It’s simple – exercise reduces the risk of breast cancer. It doesn’t matter how old you are, how much you weigh or when you start.
French researcher Mathieu Boniol presented his findings on Thursday at the European Breast Cancer Conference in Glasgow. His study involved more than 4 million women around the world who participated in prospective studies from 1987 to 2013. They found that the more active a woman is, the better her odds of avoiding breast cancer. He concluded that Women who were most active, with more than an hour a day of vigorous activity, got the most benefits, lowering their cancer risk by up to 12 percent.
“This decrease is the same whatever the country, whatever the age, whatever the menopausal status,” Boniol said. Furthermore it didn’t matter if women were active in work, activities of daily life or sports. “It’s very good news.”
“These are all the studies looking at the relationship between physical exercise and breast cancer risk that have been published to date, so we are confident that the results of our analysis are robust.
“Adding breast cancer, including its aggressive types, to the list of diseases that can be prevented by physical activity should encourage the development of cities that foster sport by becoming bike and walk-friendly, the creation of new sports facilities, and the promotion of exercise through education campaigns.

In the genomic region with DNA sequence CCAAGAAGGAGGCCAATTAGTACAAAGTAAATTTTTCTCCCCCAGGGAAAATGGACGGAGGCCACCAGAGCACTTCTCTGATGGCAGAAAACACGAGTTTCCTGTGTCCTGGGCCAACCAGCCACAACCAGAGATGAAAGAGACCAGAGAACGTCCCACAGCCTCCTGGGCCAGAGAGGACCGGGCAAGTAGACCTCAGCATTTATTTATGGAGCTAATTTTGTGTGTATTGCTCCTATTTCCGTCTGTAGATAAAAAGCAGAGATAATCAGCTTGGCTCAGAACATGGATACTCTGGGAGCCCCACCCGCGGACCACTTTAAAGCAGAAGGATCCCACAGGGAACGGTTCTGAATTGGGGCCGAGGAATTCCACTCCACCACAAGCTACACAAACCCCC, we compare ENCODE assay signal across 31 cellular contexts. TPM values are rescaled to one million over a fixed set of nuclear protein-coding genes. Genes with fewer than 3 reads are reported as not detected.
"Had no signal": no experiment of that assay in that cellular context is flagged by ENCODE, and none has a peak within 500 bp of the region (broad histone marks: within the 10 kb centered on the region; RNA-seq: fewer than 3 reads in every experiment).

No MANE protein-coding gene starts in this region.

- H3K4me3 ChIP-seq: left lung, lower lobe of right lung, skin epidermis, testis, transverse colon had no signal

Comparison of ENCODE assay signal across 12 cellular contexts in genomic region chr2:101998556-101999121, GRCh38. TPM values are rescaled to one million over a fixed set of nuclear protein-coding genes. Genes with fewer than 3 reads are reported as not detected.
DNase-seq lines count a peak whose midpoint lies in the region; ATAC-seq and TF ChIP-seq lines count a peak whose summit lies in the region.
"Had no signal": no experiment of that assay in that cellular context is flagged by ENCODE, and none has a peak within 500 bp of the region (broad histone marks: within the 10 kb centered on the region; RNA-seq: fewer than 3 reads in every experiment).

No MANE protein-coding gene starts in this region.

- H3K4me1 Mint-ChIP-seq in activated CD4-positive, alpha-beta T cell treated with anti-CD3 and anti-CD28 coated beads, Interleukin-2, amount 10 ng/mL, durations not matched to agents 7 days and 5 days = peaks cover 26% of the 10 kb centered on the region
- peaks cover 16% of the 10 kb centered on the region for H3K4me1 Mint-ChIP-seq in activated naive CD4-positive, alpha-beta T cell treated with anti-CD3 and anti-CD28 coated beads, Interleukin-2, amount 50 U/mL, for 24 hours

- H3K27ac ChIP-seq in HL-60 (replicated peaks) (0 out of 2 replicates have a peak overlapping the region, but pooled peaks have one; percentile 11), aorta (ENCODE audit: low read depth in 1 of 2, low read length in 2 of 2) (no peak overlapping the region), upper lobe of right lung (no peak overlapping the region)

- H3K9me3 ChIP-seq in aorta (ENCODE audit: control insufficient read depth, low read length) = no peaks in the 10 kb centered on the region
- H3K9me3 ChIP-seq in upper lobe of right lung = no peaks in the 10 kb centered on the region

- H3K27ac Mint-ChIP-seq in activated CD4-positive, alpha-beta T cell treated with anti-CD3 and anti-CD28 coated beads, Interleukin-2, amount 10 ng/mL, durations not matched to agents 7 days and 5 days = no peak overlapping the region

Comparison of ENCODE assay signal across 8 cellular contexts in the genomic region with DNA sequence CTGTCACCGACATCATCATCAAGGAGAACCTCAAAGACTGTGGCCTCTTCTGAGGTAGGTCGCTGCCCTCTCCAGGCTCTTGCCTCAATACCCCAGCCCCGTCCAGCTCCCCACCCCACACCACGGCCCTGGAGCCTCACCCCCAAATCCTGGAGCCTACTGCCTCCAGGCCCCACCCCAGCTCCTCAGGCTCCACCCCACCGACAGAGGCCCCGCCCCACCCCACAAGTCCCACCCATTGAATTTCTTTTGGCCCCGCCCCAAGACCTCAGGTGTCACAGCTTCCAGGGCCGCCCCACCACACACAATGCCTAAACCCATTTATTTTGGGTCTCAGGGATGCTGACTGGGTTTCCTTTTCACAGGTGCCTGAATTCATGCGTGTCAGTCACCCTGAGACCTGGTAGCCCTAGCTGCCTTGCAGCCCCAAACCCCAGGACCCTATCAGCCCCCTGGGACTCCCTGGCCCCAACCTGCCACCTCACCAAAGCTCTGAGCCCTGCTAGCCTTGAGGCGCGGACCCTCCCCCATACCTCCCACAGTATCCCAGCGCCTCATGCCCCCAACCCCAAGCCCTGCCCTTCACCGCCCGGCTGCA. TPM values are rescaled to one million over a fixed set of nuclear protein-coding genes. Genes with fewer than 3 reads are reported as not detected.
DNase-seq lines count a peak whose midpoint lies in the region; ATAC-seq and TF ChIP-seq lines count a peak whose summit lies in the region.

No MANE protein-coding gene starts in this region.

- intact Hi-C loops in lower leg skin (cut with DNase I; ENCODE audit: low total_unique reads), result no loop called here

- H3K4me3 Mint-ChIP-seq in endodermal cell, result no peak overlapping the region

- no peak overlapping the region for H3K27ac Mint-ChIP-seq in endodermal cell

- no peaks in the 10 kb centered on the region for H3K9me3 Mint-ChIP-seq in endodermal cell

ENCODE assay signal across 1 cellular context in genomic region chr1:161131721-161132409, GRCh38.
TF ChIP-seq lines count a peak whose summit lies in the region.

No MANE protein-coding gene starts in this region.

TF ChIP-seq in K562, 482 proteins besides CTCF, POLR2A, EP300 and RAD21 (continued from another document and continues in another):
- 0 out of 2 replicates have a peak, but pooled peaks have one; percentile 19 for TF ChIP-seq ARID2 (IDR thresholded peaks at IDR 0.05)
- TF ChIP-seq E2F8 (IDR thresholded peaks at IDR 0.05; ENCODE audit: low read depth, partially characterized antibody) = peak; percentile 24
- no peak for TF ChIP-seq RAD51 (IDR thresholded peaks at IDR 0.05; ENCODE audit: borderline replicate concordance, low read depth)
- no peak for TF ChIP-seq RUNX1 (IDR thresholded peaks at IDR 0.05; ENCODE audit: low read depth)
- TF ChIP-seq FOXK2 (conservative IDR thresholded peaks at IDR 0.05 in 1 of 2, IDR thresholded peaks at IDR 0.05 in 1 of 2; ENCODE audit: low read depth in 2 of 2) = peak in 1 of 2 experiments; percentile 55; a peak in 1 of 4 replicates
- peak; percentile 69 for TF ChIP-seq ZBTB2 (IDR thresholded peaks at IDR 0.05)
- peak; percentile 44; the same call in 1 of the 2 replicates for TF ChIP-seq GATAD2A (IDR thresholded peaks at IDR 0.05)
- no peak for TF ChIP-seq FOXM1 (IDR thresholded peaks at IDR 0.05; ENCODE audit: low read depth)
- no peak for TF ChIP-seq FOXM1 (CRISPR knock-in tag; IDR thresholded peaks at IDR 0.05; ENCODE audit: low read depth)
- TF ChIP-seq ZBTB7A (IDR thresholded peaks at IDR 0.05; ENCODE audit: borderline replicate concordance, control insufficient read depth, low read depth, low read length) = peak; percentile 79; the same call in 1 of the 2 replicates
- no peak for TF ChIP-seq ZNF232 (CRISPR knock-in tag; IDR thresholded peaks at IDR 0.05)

“This is a low cost, simple strategy to reduce the risk of a disease that currently has a very high cost, both to healthcare systems and to patients and their families. It is good news both for individuals and for policy makers.”
Professor Fran Boyle, Australian breast cancer specialist from the Mater Hospital in Sydney, said, “This research adds to a growing body of knowledge worldwide that exercise may reduce the risk of breast cancer and perhaps also recurrence after diagnosis. The risk reduction is small overall, but in a common condition, every little bit helps.
“The challenge is to find ways as a society to encourage safe exercise throughout women’s lifespan.” Professor Boyle added researchers in Australia are tackling this challenge, trialling different interventional techniques to encourage exercise. “A recently funded Australian study for women who have had breast cancer will examine whether a telephone based support intervention can help tailor exercise and encourage persistence.”
Dr Hilary Dobson, chairwoman of the conference’s national organising committee, added: “These findings are important for all women, irrespective of their age and weight.
“Whilst the mechanism for the potentially protective effect of physical activity remains unclear, the analysis, which is presented here, provides women with a real impetus to increase their physical activity by even modest increments.”